- These economic trends are not ‘natural’: Smith relies heavily on Germany’s experience to highlight the very different outcomes that result from different policy choices. Germany has seen a much lower unemployment rate during the recession, a much less significant loss in its manufacturing industries, and a much small growth in inequality…not because they have been subject to radically different economic cycles or forces, but because they have chosen different paths, that come with different consequences. Lest some conclude that there’s something in German ‘culture’ (or maybe the water?) that leads to greater equality, Smith also highlights outcomes from the ‘Great Compression’, a period of relative classlessness in U.S. history (post-war), when a rising tide really did lift all boats. And then he traces the policy choices that unraveled that structure.
- We’re not handling the risk shift well: One of the points that Smith makes well is how inferior the ‘new safety net’ (largely composed of individual approaches that shift responsibility onto consumers, like 401(k)s) are, in providing for Americans’ well-being. We have to stop pretending that unequal outcomes are, somehow, equal–that it doesn’t matter how people finance college, if they just go, or that incentives to save for your own retirement are the same as being assured them. The Emperor isn’t wearing any clothes, people, and we have to stop pretending. “The burden shift has turned the traditional definition of the American Dream ‘on its ear'” (p. 89).
- Coalitions have their limits: Social workers like to think that we can make common cause with anyone. And, indeed, we have an ethical obligation not to unduly demonize even our most ardent political opponents. But, given the increasing evidence that, today, the fates of ‘Main Street’ and Wall Street diverge, we can’t build tents so big that we’re missing the ways in which our supposed allies are working against us, or at least perpetuating systems that are.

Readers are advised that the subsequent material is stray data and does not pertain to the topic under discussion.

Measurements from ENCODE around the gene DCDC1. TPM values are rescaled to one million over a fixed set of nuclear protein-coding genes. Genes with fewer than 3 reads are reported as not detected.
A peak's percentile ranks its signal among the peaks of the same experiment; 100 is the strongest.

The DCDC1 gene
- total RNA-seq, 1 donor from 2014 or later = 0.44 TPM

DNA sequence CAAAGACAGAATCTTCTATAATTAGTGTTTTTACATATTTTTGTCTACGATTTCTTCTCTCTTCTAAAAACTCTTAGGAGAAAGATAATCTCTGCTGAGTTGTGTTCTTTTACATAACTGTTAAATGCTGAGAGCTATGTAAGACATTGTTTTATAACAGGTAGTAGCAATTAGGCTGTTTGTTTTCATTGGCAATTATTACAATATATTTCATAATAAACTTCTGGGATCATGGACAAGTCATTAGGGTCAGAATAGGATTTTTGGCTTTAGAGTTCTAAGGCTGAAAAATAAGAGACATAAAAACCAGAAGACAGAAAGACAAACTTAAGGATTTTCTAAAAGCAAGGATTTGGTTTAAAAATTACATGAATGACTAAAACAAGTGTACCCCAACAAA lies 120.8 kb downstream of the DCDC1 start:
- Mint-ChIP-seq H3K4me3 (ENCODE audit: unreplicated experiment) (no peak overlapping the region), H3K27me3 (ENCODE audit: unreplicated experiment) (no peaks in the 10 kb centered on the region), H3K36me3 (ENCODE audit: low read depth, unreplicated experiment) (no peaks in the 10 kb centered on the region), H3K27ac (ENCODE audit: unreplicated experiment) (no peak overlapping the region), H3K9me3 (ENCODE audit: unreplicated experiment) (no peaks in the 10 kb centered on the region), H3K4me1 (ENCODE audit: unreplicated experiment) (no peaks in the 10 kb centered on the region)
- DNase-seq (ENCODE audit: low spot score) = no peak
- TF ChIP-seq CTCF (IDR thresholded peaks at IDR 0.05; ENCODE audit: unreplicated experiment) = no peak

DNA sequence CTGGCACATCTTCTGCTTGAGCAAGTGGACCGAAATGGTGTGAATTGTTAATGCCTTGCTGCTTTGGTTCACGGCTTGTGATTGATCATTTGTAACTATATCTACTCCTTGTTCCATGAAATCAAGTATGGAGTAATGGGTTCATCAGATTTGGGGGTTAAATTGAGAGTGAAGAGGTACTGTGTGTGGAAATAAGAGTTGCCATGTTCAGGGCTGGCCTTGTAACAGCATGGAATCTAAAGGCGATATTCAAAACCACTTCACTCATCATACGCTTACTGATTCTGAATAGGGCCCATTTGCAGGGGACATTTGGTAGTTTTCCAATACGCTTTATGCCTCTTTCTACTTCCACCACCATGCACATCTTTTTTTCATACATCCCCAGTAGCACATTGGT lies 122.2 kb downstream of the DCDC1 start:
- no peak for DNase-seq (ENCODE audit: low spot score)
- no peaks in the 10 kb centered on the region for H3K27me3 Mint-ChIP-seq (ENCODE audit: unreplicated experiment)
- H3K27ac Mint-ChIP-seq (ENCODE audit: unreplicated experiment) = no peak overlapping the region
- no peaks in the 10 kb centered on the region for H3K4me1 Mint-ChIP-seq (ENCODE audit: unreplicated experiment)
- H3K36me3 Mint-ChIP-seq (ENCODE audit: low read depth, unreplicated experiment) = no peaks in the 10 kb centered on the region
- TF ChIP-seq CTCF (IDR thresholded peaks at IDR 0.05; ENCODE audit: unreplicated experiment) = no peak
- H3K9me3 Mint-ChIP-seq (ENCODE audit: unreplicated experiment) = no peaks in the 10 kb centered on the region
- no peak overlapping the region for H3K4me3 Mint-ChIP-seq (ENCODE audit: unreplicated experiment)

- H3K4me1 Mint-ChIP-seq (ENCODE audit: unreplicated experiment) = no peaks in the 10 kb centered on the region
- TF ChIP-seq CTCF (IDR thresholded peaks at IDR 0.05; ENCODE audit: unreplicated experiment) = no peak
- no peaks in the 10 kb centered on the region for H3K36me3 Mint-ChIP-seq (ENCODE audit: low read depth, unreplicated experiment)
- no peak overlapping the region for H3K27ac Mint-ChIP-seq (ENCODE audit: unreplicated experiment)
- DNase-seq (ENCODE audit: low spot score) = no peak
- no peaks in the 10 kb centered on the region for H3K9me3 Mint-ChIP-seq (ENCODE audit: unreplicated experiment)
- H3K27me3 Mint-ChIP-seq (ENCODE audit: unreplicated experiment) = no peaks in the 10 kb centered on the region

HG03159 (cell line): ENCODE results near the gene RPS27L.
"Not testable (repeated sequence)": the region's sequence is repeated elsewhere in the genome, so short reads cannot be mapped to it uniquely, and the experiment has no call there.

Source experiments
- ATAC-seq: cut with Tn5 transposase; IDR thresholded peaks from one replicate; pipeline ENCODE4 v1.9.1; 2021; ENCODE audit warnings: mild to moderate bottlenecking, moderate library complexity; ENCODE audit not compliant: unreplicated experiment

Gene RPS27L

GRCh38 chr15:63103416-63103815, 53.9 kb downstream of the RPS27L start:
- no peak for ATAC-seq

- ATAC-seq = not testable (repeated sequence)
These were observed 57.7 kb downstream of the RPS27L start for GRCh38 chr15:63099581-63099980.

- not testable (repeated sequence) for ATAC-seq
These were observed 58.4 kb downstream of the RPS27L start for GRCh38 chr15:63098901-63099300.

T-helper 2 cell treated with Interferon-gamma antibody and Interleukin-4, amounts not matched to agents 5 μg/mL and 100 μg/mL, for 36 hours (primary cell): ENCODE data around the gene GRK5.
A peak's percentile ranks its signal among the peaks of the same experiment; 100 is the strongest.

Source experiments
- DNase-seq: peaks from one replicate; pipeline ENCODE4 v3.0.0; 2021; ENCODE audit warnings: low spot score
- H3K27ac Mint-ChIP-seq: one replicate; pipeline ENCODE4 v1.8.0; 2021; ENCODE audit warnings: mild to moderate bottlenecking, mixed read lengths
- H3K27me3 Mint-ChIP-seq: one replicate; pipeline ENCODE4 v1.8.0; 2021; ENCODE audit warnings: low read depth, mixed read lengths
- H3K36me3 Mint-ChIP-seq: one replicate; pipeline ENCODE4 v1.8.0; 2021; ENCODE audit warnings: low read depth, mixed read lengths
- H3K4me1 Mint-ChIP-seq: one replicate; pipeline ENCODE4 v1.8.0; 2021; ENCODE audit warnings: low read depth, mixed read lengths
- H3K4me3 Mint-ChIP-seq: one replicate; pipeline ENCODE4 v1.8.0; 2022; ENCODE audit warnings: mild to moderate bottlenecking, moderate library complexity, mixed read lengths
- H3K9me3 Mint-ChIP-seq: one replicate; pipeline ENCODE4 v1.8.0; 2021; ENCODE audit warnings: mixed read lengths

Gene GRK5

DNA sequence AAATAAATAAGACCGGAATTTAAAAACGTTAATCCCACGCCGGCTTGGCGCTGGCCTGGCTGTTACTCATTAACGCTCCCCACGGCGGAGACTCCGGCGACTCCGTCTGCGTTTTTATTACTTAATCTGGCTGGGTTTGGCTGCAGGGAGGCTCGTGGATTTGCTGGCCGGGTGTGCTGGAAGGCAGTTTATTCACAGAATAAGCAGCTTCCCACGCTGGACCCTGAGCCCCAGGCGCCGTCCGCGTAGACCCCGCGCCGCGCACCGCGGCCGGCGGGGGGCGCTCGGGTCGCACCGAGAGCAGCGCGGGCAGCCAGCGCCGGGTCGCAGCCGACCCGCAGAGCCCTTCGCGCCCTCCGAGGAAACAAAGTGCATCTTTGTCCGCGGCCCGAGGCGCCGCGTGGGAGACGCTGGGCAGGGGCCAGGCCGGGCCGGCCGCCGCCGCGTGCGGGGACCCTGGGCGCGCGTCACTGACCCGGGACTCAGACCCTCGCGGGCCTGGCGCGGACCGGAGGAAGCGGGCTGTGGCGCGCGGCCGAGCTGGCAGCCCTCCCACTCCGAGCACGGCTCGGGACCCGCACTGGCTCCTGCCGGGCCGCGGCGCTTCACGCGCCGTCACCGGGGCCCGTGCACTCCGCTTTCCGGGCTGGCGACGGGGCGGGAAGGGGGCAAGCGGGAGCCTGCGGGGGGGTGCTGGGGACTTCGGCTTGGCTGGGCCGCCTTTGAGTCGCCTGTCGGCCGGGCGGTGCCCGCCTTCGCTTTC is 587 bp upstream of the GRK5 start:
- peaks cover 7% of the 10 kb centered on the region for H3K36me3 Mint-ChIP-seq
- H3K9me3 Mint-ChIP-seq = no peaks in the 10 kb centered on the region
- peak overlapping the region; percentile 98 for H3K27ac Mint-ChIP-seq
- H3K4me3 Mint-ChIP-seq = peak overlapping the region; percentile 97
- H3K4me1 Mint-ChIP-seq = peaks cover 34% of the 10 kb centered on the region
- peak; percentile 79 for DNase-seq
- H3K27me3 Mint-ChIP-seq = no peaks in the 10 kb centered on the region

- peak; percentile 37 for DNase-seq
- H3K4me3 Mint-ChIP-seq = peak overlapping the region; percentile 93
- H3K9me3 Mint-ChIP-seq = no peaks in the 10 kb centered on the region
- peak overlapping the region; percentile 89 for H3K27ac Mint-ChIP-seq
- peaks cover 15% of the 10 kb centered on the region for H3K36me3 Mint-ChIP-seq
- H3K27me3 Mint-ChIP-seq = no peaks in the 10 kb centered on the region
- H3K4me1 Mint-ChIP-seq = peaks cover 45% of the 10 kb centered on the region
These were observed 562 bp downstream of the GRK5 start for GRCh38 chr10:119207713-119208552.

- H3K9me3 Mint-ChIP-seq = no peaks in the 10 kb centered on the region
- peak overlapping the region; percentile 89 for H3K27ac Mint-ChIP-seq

- We need to tell honest stories about ourselves: The American dream can’t be so vague and so distorted that it loses all meaning. But, today, that’s usually how we talk about it, because it lets us pretend that it’s still really functioning. Instead, “the view that American is the land of opportunity doesn’t entirely square with the facts” (p. 65, attributed to Isabel v. Sawhill of the Brookings Institution). Young people in the ‘old Europe’ economies of Norway, France, Germany, and Denmark, among others, have a better chance of moving up than those in the U.S. That’s not who we like to think we are.
We don’t do a great job, today, acknowledging how far we fall short of the Dream of racial integration and equality, but I would argue that we are more willing to acknowledge that failing, at least in that we identify that as a dream to which we need to continue to aspire, unlike a vision of economic equality, which we largely try to fool ourselves into thinking is just a part of our political ‘DNA’.
In other words, because we pretend that we’ve ‘got this’, when it comes to economic opportunity and equality, we don’t even really know where the goalposts are, in order to recognize how much farther we have to go.
This Martin Luther King, Jr. Day, we must start by claiming all of our dreams.
So that we can set out to live them.